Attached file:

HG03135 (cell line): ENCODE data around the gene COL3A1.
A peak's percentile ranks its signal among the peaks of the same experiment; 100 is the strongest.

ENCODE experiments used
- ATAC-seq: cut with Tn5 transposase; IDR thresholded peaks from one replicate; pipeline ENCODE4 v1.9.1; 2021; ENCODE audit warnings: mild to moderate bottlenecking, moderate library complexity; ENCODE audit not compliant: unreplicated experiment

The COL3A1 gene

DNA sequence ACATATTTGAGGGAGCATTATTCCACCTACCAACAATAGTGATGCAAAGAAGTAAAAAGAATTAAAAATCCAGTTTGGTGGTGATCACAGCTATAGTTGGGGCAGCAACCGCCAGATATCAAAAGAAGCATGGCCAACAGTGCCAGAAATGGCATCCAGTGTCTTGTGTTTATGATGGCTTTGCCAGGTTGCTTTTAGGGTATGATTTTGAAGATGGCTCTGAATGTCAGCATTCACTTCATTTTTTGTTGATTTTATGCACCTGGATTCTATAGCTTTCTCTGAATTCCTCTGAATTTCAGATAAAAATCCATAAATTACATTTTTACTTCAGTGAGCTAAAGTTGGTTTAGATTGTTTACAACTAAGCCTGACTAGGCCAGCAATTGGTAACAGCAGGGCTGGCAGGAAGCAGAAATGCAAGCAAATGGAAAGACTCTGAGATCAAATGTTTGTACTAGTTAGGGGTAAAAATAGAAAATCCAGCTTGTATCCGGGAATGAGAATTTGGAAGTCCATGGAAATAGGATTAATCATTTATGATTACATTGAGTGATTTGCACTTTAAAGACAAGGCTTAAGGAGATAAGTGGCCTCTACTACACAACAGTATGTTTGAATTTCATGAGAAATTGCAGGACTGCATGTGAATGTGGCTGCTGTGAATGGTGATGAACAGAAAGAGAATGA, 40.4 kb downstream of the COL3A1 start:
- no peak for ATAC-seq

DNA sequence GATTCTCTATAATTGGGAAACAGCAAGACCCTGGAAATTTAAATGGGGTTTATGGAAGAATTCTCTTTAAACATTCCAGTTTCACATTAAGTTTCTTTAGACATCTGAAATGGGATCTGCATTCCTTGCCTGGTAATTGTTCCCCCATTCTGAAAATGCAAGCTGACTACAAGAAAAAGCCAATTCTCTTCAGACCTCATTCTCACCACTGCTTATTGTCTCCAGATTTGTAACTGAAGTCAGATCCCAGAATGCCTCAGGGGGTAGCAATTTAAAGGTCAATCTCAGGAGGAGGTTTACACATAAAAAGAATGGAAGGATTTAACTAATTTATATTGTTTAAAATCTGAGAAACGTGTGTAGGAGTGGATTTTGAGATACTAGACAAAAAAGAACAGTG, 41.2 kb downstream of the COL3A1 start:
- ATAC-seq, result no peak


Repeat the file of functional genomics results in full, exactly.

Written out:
HG03135 (cell line): ENCODE data around the gene COL3A1.
A peak's percentile ranks its signal among the peaks of the same experiment; 100 is the strongest.

ENCODE experiments used
- ATAC-seq: cut with Tn5 transposase; IDR thresholded peaks from one replicate; pipeline ENCODE4 v1.9.1; 2021; ENCODE audit warnings: mild to moderate bottlenecking, moderate library complexity; ENCODE audit not compliant: unreplicated experiment

The COL3A1 gene

DNA sequence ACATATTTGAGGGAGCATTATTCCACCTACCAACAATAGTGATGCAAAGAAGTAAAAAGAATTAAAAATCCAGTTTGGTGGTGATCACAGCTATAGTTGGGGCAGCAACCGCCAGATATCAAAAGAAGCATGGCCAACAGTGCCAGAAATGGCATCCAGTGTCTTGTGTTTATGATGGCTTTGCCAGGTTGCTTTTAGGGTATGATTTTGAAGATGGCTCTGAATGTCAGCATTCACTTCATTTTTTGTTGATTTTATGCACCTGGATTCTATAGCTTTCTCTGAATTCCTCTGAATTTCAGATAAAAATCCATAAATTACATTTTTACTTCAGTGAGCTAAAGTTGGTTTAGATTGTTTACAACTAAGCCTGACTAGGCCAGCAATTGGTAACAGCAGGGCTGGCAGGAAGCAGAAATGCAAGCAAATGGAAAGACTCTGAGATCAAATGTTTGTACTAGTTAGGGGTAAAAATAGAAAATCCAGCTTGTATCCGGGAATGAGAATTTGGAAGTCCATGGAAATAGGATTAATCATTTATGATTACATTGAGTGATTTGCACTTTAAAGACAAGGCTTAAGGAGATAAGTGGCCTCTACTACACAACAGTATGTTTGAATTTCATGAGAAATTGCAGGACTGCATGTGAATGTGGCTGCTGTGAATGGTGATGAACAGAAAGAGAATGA, 40.4 kb downstream of the COL3A1 start:
- no peak for ATAC-seq

DNA sequence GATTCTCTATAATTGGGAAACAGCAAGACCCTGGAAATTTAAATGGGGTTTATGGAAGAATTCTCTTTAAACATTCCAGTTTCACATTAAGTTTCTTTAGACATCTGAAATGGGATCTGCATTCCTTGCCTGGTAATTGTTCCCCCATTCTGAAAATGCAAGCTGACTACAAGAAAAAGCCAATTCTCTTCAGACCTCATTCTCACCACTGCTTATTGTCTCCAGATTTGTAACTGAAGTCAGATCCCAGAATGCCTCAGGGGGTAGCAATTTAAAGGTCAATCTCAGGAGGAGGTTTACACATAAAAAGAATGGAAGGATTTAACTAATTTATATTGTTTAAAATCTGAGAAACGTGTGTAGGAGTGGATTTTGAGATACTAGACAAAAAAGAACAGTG, 41.2 kb downstream of the COL3A1 start:
- ATAC-seq, result no peak